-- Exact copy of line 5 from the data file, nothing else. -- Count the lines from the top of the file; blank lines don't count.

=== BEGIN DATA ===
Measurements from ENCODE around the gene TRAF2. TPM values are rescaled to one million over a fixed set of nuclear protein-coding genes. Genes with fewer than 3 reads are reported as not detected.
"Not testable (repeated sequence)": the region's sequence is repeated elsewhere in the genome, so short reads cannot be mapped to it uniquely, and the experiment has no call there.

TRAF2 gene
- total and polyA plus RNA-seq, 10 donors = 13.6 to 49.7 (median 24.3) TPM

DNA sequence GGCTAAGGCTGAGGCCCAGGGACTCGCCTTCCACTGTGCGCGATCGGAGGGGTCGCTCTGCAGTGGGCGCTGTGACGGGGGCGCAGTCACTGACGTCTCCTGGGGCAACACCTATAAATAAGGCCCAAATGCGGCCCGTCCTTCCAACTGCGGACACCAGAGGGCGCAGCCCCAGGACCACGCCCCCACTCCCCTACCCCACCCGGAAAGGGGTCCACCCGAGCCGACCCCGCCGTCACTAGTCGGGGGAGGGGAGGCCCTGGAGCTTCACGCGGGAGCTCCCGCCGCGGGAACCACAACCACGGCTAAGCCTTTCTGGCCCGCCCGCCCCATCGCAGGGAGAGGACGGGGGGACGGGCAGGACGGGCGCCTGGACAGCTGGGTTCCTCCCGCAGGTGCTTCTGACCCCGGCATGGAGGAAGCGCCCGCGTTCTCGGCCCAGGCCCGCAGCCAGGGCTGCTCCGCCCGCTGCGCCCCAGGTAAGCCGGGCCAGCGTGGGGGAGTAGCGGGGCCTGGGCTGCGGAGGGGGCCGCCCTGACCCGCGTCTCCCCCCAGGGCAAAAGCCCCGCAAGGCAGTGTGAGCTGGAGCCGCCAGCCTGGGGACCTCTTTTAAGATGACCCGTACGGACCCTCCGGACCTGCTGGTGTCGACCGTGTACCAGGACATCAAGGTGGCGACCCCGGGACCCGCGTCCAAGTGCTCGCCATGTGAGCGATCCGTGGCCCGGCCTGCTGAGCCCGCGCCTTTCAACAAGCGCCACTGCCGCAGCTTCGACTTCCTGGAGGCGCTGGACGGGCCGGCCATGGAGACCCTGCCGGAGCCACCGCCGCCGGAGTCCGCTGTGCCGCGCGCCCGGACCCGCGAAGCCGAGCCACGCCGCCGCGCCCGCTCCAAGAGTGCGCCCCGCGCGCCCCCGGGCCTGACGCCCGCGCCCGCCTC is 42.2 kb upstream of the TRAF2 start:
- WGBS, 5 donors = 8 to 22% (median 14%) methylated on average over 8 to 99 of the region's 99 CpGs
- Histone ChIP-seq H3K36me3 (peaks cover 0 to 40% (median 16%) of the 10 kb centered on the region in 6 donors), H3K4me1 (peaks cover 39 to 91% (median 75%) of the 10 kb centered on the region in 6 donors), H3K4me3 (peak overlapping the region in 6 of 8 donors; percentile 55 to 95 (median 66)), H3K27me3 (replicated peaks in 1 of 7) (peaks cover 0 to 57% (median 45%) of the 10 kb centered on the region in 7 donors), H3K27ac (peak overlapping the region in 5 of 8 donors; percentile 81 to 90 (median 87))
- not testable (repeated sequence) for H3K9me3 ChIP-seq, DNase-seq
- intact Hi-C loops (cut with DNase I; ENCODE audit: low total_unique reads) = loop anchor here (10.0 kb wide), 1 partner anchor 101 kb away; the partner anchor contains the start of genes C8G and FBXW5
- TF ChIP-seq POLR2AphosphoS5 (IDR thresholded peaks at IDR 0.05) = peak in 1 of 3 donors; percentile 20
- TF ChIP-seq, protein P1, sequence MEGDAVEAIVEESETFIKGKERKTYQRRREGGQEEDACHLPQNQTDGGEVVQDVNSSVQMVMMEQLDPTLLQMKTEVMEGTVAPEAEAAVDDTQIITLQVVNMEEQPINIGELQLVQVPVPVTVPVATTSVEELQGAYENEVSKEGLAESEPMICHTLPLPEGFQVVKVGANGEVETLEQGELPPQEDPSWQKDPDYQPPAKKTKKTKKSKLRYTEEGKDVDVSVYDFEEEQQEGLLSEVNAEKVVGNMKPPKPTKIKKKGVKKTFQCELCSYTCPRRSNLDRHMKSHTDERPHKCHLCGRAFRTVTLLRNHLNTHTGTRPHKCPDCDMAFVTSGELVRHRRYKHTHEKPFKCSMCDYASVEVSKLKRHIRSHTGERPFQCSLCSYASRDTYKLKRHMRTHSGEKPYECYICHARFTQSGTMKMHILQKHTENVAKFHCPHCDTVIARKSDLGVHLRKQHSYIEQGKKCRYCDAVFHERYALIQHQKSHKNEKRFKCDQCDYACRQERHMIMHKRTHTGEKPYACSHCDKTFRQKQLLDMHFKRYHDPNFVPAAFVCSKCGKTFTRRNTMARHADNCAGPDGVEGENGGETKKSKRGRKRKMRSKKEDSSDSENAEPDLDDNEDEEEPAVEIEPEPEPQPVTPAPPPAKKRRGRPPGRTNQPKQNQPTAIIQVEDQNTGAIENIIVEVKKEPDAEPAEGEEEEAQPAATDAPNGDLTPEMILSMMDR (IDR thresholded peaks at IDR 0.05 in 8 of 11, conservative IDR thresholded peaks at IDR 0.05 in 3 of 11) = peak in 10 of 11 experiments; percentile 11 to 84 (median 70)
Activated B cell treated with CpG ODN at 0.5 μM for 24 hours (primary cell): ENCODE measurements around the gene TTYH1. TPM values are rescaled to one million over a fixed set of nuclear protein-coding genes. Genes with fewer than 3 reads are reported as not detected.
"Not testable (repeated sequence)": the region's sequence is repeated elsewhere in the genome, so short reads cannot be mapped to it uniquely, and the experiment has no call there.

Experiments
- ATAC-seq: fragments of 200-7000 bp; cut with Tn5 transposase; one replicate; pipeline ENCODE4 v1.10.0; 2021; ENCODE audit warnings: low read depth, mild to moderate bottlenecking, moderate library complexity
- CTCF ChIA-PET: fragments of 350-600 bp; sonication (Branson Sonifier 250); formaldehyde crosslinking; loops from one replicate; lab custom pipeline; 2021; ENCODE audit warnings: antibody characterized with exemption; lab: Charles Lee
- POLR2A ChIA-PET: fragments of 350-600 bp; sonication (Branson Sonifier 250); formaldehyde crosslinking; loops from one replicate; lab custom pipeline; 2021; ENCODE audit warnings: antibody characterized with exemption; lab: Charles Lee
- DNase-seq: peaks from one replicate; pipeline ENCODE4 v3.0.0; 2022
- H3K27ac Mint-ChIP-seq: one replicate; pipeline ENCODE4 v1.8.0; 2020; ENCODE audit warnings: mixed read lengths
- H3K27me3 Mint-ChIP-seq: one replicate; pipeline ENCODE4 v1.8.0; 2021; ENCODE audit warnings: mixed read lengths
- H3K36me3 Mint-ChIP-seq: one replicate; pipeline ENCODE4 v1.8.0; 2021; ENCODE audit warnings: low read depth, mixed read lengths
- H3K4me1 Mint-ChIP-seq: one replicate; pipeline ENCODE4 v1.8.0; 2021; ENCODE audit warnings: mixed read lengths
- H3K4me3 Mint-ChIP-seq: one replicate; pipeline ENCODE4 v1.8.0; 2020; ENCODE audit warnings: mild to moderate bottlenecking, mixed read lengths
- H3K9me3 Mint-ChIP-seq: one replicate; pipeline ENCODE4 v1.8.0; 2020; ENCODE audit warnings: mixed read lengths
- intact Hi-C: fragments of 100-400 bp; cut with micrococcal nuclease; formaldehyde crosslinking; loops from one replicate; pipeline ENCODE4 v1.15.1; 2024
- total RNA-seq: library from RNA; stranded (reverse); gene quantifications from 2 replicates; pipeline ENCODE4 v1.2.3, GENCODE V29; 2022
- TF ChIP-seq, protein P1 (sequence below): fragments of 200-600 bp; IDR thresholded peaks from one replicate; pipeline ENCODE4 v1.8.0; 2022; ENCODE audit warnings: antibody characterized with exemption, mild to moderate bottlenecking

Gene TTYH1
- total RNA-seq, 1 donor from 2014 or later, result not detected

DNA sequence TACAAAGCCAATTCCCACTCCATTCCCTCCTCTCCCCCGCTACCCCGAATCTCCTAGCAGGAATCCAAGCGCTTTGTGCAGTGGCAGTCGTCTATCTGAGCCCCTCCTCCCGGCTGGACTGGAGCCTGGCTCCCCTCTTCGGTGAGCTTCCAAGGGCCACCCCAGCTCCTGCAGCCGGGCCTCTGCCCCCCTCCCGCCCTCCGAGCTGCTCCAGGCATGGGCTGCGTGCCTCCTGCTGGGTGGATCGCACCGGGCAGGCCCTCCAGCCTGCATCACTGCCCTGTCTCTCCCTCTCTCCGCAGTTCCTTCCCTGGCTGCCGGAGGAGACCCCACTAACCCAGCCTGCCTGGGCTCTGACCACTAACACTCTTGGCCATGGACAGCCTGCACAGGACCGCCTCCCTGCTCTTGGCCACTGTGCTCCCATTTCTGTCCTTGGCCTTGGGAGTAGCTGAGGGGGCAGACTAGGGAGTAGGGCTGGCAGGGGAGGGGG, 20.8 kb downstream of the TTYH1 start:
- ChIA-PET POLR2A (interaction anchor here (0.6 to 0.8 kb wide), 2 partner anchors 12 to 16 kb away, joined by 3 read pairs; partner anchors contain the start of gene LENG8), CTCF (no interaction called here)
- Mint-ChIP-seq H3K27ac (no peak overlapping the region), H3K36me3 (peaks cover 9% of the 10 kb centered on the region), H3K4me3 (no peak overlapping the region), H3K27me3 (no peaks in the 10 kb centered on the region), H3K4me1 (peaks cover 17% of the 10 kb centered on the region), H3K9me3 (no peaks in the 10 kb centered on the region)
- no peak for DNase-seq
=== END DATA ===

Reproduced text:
DNA sequence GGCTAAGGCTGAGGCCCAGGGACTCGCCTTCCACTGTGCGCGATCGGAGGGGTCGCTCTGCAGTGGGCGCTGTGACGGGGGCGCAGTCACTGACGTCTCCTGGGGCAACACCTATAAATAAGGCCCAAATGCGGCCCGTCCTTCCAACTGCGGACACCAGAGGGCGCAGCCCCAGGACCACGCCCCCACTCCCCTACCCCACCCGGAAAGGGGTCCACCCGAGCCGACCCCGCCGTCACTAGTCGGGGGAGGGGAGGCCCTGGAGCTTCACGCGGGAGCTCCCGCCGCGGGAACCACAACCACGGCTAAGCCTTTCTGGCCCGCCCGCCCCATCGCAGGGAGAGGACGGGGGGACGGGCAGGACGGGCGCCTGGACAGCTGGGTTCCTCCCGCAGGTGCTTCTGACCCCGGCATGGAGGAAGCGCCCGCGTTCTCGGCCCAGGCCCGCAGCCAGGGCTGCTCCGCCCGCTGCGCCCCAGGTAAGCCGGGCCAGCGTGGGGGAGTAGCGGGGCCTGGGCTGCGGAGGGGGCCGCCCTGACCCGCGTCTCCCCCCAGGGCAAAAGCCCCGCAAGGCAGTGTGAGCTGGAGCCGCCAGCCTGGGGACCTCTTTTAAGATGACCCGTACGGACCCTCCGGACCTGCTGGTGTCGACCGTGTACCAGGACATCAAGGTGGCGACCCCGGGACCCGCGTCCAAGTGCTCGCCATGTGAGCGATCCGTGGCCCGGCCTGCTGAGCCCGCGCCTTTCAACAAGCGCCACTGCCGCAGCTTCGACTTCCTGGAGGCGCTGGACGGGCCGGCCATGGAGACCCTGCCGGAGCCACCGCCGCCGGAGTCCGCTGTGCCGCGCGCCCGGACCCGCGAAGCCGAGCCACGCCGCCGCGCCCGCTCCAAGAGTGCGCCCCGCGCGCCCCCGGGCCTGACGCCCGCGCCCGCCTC is 42.2 kb upstream of the TRAF2 start: